Devin, a successful University of Rhode Island graduate and entrepreneur, listened as his older brother detailed the concept for Shine Fight Promotions - where fighters would finally get their “shine” or day in the spotlight devoid of typical promoter shenanigans.

Devin Price

(Devin Price, Photo Credit: mmaspot.net)

By being a victim of those poli-tricks himself, Dorian sought their eradication and knew that where he had a combat I.Q., his brother could formulate the blueprint and raise investment capital.

Along the way, Dorian met two individuals who would finalize the nucleus of its initial structure. Ron Foster, an active duty Army soldier from Detroit who was a fighter on the first ever MMA card in Washington, D.C. had deep aspirations to become an MMA matchmaker.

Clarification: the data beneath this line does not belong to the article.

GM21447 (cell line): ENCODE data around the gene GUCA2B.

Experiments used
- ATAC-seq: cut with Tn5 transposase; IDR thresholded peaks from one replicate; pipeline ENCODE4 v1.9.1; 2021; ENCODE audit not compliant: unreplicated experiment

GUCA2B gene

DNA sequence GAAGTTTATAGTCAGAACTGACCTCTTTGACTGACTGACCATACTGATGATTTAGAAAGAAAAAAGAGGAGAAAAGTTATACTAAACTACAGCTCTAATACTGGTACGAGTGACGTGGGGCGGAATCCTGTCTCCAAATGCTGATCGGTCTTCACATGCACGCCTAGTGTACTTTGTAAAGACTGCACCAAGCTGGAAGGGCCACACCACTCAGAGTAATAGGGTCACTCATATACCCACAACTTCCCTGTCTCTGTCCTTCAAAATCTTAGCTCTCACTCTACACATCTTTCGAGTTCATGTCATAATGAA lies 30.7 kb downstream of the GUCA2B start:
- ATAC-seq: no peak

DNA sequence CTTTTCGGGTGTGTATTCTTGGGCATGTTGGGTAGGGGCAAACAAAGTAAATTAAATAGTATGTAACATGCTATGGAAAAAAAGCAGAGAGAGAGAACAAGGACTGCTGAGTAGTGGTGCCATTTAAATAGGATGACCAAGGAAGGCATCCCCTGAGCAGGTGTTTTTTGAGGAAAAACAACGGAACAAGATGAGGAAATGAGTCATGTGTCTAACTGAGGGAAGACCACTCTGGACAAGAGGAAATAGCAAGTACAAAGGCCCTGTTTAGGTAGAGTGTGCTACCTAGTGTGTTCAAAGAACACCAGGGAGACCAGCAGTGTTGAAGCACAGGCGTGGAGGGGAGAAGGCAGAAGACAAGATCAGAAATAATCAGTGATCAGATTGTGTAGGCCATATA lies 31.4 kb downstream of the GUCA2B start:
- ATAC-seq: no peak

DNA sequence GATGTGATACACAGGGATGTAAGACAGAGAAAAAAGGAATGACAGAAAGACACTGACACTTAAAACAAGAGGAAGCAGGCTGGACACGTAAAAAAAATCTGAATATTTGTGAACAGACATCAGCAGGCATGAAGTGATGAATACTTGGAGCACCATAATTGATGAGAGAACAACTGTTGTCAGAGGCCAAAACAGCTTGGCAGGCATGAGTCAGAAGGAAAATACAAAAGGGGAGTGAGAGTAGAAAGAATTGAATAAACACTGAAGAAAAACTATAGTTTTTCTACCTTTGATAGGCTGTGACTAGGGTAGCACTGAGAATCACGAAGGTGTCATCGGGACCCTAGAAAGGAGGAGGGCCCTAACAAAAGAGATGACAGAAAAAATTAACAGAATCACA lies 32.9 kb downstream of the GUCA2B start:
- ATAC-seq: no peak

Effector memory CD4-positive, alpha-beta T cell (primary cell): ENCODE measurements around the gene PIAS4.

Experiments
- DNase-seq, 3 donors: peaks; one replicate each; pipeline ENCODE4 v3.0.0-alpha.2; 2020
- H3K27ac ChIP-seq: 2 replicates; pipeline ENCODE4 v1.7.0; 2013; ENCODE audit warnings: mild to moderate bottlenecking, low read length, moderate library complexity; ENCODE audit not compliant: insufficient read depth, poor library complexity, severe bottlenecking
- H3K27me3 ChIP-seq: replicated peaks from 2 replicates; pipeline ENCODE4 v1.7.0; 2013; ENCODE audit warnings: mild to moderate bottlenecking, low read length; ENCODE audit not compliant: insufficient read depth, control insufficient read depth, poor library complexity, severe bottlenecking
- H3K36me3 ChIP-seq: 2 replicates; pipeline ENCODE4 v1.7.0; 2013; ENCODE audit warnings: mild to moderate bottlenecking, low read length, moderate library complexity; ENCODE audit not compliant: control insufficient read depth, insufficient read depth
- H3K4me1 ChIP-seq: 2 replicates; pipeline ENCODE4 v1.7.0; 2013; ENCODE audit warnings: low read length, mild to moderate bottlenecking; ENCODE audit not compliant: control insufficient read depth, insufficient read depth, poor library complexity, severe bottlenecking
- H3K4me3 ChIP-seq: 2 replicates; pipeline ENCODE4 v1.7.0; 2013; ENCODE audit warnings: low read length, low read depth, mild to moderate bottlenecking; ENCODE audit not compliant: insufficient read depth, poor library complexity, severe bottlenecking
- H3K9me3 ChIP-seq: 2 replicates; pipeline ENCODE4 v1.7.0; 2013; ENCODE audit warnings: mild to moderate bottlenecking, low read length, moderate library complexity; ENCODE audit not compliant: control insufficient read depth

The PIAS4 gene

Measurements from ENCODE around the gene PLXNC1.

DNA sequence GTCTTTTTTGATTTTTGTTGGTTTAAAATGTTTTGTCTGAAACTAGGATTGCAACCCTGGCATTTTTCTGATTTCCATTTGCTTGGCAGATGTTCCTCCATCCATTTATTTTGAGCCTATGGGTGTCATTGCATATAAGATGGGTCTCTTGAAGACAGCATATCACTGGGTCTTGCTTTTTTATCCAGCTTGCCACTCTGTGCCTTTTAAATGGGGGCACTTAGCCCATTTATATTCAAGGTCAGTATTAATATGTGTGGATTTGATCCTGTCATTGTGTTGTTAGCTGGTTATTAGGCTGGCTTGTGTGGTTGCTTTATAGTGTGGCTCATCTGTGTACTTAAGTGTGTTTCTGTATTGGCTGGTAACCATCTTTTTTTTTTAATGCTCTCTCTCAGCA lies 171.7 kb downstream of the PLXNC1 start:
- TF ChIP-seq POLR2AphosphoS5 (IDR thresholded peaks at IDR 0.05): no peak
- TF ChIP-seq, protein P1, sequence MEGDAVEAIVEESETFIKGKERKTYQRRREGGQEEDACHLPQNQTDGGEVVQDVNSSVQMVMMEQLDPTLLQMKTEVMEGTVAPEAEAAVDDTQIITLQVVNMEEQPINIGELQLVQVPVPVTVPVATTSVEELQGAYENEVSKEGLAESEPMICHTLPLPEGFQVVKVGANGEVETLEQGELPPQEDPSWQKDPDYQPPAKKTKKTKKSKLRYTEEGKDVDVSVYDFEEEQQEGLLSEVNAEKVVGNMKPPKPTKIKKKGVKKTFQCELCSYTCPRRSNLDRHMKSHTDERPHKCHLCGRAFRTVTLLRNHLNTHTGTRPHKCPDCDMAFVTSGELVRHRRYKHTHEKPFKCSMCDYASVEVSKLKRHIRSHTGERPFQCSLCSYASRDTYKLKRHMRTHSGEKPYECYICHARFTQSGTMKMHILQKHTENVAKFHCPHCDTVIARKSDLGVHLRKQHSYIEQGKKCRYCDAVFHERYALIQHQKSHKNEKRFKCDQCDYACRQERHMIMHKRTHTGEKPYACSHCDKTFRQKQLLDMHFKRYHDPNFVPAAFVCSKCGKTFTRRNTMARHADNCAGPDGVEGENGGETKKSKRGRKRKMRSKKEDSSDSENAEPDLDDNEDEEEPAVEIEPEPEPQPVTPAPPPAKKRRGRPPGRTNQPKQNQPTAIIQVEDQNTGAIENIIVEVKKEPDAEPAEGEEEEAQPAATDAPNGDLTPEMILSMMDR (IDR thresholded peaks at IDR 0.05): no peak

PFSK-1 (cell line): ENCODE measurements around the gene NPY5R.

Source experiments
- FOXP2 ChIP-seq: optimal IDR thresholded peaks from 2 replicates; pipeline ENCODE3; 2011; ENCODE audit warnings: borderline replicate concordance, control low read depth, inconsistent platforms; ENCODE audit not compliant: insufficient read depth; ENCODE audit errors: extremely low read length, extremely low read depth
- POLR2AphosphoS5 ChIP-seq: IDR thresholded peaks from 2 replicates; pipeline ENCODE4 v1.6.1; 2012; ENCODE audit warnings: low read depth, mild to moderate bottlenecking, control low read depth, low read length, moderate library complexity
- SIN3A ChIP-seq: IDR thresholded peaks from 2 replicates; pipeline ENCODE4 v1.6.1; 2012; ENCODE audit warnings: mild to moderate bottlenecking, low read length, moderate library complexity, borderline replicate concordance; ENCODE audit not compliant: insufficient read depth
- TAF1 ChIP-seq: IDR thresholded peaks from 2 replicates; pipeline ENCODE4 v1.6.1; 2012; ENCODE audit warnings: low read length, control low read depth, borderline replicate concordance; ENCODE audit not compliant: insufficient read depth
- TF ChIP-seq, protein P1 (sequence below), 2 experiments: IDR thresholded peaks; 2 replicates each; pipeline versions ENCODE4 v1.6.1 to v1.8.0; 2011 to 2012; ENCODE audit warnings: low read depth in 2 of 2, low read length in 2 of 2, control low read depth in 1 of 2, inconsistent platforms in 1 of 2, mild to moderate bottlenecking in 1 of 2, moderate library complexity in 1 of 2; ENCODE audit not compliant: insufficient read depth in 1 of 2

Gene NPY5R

The other person was me, Rhett Butler, a Howard University graduate from NYC and combat sports event operations coordinator at the time with the UFC and other smaller promotions. I had the coordination contract for the fight that Ron and Dorian were participating in at the time in D.C.

Eventually Dorian and I would meet again at The Ultimate Fighter Season 6 Finale in Las Vegas, where he was a fighter on the reality show and I the coordinator. Afterward, the four of us convened to begin the new venture.

The obvious couldn’t be ignored though: we were all black.